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  1. Come Wander With Me…

    Did you listen to this song before? Sung by Bonnie Beecham. Come wander with me. Both the lyrics, the music and the serene anguish in this song inspired me to play it from my mobile, after being inquired into my experiences of the day before. And I think I made myself clear, to my fellow participants of the 21st Europe Appreciative Inquiry Network meeting.
    It is the morning of Friday 22nd October 2016, a circle of beautiful people in an exercise room at the Laban Dance Centre in Greenwich, London. We are just beyond halfway our meeting, or better said: our highly inclusive appreciative inquiry gathering.
    It’s amazing to experience that a group of people, partly new to each other, can create such a container of connection, trust and love in such a short period of time. Of course the organizers (I call them CFO’s – chief facilitating officers) led by Sarah Lewis, played a major role in this achievement. And not to forget: appreciative inquiry itself, as a way of doing and being. Read more

  2. Hello Stranger!



    “Hello stranger!”

    We don’t do it often, do we? Talking to a complete stranger. Actually it may be more fun than we might think. We all have these moments when we find ourselves perhaps in a waiting room or a bus with those unknown third parties. We quickly grab our mobile phone or a newspaper. In any case many of us look away and evade making direct contact.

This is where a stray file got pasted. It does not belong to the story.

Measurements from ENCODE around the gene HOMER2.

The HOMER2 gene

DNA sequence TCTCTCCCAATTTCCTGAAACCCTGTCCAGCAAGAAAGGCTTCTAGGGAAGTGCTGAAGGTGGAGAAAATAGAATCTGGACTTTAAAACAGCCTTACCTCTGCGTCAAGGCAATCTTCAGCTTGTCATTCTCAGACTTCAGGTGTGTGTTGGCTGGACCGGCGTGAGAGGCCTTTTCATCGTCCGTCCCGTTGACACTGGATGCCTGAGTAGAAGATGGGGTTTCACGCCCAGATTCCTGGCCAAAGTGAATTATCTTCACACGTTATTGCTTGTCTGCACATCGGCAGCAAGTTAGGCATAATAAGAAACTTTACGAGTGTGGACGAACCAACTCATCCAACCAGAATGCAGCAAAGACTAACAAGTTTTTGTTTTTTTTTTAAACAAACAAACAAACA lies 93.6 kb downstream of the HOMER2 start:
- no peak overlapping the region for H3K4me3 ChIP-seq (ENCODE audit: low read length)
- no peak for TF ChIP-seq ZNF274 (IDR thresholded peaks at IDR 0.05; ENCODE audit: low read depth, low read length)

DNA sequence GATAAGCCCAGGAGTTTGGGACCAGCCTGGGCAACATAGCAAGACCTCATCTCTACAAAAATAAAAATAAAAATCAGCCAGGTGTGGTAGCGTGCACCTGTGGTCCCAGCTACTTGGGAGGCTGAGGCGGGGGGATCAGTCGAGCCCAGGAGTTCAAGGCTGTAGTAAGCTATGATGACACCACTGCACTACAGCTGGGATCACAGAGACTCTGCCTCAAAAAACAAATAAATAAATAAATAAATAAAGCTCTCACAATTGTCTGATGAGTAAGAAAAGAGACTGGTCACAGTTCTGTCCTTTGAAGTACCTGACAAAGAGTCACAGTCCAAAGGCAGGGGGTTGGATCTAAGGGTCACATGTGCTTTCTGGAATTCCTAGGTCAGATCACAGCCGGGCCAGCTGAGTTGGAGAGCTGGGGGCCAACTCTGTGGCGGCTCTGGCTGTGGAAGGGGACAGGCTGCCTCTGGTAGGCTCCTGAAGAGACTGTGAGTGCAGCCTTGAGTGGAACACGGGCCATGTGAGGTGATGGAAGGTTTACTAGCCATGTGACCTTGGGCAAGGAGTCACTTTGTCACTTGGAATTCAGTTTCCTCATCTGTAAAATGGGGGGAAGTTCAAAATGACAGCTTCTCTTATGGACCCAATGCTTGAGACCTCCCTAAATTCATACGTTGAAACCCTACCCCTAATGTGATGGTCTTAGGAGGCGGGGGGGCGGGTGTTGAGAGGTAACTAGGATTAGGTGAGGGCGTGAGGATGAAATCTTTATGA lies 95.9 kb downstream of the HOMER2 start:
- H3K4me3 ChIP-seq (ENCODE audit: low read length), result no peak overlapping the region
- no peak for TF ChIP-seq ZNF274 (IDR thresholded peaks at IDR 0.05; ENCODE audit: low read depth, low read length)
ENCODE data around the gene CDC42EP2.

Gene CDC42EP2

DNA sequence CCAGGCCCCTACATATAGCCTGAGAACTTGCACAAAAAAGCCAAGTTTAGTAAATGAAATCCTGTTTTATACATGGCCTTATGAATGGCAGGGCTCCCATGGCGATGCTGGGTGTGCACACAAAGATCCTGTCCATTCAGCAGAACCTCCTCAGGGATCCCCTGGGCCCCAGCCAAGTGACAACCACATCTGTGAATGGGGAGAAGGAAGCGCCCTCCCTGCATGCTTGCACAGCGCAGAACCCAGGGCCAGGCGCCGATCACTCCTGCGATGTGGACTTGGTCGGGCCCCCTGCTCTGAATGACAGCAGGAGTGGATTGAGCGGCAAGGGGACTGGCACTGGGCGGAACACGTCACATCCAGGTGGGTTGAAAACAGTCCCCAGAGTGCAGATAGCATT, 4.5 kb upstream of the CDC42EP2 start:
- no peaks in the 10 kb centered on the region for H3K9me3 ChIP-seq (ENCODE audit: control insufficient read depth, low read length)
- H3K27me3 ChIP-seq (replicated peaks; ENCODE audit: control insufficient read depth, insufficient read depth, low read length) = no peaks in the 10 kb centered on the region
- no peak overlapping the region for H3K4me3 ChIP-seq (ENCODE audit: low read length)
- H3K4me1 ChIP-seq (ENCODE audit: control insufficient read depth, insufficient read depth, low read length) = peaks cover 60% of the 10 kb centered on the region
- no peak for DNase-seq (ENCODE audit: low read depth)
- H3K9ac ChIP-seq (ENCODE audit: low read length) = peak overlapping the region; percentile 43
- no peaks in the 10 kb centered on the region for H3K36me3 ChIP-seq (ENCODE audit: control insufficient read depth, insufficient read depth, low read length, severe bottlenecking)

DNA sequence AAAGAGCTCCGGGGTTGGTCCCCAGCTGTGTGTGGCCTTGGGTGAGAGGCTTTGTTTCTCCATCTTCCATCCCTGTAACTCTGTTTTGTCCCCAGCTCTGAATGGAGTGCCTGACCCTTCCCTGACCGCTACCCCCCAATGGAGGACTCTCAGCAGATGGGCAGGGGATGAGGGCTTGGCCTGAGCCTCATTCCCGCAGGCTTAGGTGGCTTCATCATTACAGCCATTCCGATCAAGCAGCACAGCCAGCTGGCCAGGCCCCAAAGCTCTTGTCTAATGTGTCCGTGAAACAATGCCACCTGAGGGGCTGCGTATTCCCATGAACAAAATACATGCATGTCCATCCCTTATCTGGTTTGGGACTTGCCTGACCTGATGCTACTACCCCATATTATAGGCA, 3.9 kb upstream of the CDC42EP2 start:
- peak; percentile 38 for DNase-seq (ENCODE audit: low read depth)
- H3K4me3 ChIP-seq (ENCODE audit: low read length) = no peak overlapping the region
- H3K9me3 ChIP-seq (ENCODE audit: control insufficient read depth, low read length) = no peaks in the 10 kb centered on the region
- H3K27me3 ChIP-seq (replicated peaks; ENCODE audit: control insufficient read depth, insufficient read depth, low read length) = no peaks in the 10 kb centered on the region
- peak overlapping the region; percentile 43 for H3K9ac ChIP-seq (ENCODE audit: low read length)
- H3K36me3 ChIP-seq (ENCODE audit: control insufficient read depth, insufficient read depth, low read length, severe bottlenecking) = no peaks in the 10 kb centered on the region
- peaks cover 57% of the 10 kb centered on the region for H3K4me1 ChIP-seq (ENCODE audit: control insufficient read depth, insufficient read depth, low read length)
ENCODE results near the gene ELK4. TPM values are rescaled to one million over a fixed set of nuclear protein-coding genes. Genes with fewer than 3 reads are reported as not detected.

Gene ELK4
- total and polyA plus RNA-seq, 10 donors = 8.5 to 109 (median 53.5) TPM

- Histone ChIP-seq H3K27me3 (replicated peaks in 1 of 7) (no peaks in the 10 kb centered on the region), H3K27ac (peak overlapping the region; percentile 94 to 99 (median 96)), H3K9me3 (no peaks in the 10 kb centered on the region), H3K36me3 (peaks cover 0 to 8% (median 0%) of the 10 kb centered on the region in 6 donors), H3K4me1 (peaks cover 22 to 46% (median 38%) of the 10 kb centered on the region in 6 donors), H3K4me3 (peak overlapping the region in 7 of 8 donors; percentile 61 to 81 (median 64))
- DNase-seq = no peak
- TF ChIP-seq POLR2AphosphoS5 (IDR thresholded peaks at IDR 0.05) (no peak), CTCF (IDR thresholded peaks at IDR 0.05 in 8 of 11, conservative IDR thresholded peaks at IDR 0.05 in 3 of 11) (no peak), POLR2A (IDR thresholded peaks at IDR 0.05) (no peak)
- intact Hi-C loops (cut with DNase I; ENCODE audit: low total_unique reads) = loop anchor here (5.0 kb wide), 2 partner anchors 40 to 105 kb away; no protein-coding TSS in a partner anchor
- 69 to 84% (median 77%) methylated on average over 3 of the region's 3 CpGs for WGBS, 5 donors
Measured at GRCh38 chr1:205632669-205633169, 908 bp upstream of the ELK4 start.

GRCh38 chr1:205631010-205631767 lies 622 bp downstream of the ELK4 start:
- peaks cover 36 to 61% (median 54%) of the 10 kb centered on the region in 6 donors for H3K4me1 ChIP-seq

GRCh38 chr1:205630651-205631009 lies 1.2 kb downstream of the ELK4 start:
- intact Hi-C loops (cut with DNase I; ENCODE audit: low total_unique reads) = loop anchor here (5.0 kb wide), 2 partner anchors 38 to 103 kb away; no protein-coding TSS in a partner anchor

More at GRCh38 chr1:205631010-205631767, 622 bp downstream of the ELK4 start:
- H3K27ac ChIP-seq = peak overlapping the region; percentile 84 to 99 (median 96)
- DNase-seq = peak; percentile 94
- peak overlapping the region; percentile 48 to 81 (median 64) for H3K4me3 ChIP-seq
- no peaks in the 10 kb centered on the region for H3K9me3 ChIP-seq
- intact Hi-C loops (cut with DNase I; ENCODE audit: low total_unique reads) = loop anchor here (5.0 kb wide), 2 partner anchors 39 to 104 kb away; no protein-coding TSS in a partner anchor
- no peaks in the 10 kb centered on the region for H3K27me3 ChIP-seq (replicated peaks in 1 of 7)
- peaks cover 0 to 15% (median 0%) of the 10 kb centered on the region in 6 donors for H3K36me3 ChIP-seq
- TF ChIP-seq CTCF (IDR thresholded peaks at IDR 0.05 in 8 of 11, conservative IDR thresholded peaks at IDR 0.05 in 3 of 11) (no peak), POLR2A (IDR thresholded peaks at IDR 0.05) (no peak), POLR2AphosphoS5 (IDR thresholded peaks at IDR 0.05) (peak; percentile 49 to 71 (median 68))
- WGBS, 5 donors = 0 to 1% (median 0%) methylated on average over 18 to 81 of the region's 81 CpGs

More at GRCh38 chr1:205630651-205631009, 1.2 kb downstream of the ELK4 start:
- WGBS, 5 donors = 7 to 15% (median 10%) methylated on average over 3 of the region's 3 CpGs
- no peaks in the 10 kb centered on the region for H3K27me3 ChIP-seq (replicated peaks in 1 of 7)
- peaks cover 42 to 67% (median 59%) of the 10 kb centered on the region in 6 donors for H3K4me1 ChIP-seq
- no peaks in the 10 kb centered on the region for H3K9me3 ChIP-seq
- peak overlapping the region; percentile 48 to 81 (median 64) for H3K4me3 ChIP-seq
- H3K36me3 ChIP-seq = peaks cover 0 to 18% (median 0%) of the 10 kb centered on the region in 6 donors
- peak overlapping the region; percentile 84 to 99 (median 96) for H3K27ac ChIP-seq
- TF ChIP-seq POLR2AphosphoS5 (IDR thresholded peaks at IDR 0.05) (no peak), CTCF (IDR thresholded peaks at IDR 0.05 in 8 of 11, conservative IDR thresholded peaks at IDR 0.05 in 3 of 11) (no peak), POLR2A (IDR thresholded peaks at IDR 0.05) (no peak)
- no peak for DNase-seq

Why is that so? Is it because we genuinely prefer being on our own in those moments or do we presume that the other doesn’t want contact and that we run the risk of being turned down?
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  3. Diversity at the workplace makes things better.


    The learnings of a team working for homeless people.

    In the Netherlands there are shelters for homeless people. Often those men and women are not only homeless but have a bigger problem: addiction, psychic illness or even a combination of both.. You can understand that working in these shelters is quiet challenging. Staff is easily burnt out or they even resign their jobs after a short period of work. ‘How can I keep them on board?’, was the question the manager asked me.
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